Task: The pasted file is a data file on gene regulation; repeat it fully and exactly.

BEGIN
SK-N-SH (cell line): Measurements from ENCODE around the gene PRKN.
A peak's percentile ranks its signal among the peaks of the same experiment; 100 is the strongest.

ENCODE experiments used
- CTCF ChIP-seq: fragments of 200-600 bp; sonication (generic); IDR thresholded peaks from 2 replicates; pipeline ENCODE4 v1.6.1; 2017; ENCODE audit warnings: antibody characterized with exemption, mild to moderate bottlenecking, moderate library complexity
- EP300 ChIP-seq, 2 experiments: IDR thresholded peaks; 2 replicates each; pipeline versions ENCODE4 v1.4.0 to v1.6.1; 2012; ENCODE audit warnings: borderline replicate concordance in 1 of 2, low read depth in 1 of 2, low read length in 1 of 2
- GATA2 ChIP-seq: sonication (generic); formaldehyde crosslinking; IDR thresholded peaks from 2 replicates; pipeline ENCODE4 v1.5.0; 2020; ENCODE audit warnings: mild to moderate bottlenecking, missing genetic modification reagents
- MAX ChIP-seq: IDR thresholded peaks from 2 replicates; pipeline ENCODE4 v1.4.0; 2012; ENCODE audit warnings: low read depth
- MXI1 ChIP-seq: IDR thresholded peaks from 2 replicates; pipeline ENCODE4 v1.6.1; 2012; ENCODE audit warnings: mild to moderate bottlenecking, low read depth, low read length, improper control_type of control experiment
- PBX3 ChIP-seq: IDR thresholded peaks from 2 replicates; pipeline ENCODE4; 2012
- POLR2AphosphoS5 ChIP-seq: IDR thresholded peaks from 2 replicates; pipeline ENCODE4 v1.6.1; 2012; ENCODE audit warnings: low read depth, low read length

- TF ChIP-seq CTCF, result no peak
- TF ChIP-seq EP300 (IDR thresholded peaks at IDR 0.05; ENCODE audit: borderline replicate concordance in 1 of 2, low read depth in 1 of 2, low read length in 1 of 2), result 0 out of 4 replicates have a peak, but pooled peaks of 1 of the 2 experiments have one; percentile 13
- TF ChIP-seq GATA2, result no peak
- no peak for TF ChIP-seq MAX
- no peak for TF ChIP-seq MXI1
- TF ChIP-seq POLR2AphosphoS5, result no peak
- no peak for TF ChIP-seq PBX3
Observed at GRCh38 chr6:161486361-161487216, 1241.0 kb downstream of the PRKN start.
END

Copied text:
SK-N-SH (cell line): Measurements from ENCODE around the gene PRKN.
A peak's percentile ranks its signal among the peaks of the same experiment; 100 is the strongest.

ENCODE experiments used
- CTCF ChIP-seq: fragments of 200-600 bp; sonication (generic); IDR thresholded peaks from 2 replicates; pipeline ENCODE4 v1.6.1; 2017; ENCODE audit warnings: antibody characterized with exemption, mild to moderate bottlenecking, moderate library complexity
- EP300 ChIP-seq, 2 experiments: IDR thresholded peaks; 2 replicates each; pipeline versions ENCODE4 v1.4.0 to v1.6.1; 2012; ENCODE audit warnings: borderline replicate concordance in 1 of 2, low read depth in 1 of 2, low read length in 1 of 2
- GATA2 ChIP-seq: sonication (generic); formaldehyde crosslinking; IDR thresholded peaks from 2 replicates; pipeline ENCODE4 v1.5.0; 2020; ENCODE audit warnings: mild to moderate bottlenecking, missing genetic modification reagents
- MAX ChIP-seq: IDR thresholded peaks from 2 replicates; pipeline ENCODE4 v1.4.0; 2012; ENCODE audit warnings: low read depth
- MXI1 ChIP-seq: IDR thresholded peaks from 2 replicates; pipeline ENCODE4 v1.6.1; 2012; ENCODE audit warnings: mild to moderate bottlenecking, low read depth, low read length, improper control_type of control experiment
- PBX3 ChIP-seq: IDR thresholded peaks from 2 replicates; pipeline ENCODE4; 2012
- POLR2AphosphoS5 ChIP-seq: IDR thresholded peaks from 2 replicates; pipeline ENCODE4 v1.6.1; 2012; ENCODE audit warnings: low read depth, low read length

- TF ChIP-seq CTCF, result no peak
- TF ChIP-seq EP300 (IDR thresholded peaks at IDR 0.05; ENCODE audit: borderline replicate concordance in 1 of 2, low read depth in 1 of 2, low read length in 1 of 2), result 0 out of 4 replicates have a peak, but pooled peaks of 1 of the 2 experiments have one; percentile 13
- TF ChIP-seq GATA2, result no peak
- no peak for TF ChIP-seq MAX
- no peak for TF ChIP-seq MXI1
- TF ChIP-seq POLR2AphosphoS5, result no peak
- no peak for TF ChIP-seq PBX3
Observed at GRCh38 chr6:161486361-161487216, 1241.0 kb downstream of the PRKN start.